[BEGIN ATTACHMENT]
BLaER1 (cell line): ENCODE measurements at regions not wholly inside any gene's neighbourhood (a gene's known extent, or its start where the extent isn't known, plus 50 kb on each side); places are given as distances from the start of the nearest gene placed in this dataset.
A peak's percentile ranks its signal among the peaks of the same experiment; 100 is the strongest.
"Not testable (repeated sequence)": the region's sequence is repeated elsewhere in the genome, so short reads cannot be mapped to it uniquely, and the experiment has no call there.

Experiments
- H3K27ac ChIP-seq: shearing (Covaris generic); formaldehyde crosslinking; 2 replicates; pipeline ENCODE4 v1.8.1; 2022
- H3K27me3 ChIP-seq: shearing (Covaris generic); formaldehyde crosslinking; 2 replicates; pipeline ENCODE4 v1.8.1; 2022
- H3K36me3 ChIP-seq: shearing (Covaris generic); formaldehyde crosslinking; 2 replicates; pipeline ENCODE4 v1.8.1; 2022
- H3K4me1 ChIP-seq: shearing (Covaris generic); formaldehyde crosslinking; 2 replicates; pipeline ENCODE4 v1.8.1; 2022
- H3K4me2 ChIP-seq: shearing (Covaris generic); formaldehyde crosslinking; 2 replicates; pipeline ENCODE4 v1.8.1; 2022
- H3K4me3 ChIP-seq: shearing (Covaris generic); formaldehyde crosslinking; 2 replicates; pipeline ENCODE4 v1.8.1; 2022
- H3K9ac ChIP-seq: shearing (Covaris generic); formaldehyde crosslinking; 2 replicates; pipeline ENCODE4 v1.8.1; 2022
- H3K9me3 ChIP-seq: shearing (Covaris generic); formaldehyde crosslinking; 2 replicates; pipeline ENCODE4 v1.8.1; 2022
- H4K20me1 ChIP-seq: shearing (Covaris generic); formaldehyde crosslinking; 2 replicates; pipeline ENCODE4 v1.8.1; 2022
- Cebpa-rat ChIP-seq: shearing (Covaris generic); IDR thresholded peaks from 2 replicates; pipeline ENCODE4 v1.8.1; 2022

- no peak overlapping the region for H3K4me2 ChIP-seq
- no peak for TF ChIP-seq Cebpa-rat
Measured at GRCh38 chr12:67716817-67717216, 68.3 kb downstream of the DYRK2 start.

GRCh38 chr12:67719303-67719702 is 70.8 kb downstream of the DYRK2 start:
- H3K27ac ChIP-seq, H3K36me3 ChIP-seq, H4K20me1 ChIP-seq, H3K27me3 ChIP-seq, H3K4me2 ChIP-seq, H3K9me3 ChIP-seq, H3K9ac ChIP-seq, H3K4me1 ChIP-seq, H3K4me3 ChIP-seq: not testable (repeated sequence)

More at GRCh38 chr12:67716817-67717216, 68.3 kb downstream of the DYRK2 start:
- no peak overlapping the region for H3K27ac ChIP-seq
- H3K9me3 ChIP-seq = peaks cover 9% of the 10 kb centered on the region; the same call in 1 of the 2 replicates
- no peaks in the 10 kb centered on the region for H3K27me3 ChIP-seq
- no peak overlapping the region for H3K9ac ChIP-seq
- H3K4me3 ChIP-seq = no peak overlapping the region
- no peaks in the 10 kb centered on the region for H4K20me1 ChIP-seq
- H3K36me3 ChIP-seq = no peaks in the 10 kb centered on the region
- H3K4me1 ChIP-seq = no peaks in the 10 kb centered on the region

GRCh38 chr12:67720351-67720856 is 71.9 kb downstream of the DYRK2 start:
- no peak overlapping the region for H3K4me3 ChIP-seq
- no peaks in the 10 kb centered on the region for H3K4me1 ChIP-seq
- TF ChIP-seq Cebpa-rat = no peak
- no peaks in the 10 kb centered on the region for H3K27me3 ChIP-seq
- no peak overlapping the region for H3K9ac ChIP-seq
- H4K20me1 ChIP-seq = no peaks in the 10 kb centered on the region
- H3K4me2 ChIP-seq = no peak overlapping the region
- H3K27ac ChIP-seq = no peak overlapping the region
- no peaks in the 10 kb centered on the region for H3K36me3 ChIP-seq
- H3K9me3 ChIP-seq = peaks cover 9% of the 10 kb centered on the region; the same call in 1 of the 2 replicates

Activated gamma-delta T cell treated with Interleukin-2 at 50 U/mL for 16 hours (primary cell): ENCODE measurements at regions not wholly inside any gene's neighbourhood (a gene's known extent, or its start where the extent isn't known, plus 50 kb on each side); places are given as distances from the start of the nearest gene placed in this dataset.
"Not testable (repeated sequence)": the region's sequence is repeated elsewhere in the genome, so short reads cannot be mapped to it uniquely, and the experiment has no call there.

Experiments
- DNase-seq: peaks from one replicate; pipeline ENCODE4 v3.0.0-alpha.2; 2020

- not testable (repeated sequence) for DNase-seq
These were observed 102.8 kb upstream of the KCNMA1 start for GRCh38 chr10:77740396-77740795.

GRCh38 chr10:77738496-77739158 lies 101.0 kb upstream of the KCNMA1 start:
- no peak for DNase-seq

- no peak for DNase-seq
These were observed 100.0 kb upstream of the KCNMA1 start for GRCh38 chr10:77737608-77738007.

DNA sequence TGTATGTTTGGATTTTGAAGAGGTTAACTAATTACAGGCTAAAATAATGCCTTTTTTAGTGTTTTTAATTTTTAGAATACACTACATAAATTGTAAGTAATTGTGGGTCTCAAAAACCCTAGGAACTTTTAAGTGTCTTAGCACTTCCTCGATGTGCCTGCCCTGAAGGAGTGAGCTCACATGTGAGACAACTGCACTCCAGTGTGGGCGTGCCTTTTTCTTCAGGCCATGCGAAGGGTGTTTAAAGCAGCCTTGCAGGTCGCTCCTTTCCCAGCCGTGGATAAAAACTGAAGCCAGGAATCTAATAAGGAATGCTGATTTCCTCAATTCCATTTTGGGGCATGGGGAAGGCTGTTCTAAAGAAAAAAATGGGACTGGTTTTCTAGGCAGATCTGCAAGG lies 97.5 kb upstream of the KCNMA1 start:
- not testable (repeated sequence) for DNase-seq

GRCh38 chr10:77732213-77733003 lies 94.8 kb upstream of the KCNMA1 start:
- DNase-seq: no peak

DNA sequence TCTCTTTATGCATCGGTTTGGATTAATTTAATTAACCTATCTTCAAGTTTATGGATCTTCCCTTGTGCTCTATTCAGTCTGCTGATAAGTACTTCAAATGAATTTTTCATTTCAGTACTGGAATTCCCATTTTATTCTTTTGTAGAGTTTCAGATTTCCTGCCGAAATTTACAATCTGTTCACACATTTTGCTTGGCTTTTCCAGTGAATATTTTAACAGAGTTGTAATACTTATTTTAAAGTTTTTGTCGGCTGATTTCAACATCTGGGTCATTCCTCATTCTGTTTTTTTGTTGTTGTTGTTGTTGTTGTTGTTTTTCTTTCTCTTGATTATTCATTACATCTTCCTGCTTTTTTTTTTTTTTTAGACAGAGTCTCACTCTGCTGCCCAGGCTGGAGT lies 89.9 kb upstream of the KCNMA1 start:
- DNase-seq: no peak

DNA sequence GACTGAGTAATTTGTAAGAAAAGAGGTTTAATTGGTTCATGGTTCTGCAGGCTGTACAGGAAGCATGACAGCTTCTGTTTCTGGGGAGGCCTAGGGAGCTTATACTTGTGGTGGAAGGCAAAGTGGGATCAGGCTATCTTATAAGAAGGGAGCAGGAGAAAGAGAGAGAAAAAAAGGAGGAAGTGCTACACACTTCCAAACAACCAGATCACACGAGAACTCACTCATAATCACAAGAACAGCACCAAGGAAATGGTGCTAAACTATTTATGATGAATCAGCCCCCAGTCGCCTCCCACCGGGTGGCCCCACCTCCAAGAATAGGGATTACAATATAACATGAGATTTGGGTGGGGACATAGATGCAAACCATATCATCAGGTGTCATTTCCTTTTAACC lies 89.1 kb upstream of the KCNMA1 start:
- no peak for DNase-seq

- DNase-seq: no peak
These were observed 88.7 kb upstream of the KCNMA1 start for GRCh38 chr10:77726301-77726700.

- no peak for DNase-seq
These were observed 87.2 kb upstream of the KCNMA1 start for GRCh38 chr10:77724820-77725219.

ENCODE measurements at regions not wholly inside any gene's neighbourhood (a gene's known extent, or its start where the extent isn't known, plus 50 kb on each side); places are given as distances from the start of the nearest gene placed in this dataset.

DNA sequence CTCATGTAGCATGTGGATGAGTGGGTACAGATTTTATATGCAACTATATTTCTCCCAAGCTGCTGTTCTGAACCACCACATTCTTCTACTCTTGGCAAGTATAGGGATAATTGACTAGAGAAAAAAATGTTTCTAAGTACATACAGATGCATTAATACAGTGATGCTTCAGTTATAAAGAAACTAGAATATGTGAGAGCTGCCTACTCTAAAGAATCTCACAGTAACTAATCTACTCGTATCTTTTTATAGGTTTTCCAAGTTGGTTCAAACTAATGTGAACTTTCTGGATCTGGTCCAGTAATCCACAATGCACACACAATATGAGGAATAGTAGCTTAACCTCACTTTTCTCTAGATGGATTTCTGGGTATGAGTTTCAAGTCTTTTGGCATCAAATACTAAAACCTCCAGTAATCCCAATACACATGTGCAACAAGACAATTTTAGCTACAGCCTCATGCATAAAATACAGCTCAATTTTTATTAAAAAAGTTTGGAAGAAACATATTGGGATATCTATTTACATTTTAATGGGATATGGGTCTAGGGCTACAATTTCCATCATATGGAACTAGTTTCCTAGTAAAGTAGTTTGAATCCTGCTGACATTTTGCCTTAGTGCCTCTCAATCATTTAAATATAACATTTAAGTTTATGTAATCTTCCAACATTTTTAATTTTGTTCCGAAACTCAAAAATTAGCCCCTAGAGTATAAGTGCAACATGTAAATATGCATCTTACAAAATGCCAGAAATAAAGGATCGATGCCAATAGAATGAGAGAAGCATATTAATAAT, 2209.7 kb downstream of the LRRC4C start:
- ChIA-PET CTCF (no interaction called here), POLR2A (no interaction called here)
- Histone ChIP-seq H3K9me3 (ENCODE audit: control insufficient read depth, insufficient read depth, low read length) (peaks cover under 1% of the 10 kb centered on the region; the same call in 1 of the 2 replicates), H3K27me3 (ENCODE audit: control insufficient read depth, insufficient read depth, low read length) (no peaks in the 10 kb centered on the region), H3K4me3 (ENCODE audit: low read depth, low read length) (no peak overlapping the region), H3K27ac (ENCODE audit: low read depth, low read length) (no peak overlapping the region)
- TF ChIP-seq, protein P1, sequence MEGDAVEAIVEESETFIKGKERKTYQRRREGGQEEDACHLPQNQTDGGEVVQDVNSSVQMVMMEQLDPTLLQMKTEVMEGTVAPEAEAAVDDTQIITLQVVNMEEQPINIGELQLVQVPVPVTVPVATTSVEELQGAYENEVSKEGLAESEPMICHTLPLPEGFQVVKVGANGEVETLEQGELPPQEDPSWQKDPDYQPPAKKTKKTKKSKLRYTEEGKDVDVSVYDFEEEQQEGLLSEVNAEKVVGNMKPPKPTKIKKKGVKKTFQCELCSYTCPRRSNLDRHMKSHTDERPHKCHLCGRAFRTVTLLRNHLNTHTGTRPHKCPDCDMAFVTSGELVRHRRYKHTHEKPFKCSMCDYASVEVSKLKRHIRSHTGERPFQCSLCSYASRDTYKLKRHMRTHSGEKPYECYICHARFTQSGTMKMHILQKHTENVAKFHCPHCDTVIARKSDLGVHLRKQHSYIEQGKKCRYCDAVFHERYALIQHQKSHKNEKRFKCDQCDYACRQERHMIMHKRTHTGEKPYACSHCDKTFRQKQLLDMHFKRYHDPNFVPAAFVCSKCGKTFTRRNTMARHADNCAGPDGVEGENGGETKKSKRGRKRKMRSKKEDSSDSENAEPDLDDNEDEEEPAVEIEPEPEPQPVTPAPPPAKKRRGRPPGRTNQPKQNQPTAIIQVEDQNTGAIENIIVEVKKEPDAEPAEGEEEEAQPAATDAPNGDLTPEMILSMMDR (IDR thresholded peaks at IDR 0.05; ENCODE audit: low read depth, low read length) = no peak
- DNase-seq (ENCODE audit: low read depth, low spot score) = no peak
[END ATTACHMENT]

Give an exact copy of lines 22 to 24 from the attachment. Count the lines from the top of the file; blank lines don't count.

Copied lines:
- H3K9me3 ChIP-seq = peaks cover 9% of the 10 kb centered on the region; the same call in 1 of the 2 replicates
- no peaks in the 10 kb centered on the region for H3K27me3 ChIP-seq
- no peak overlapping the region for H3K9ac ChIP-seq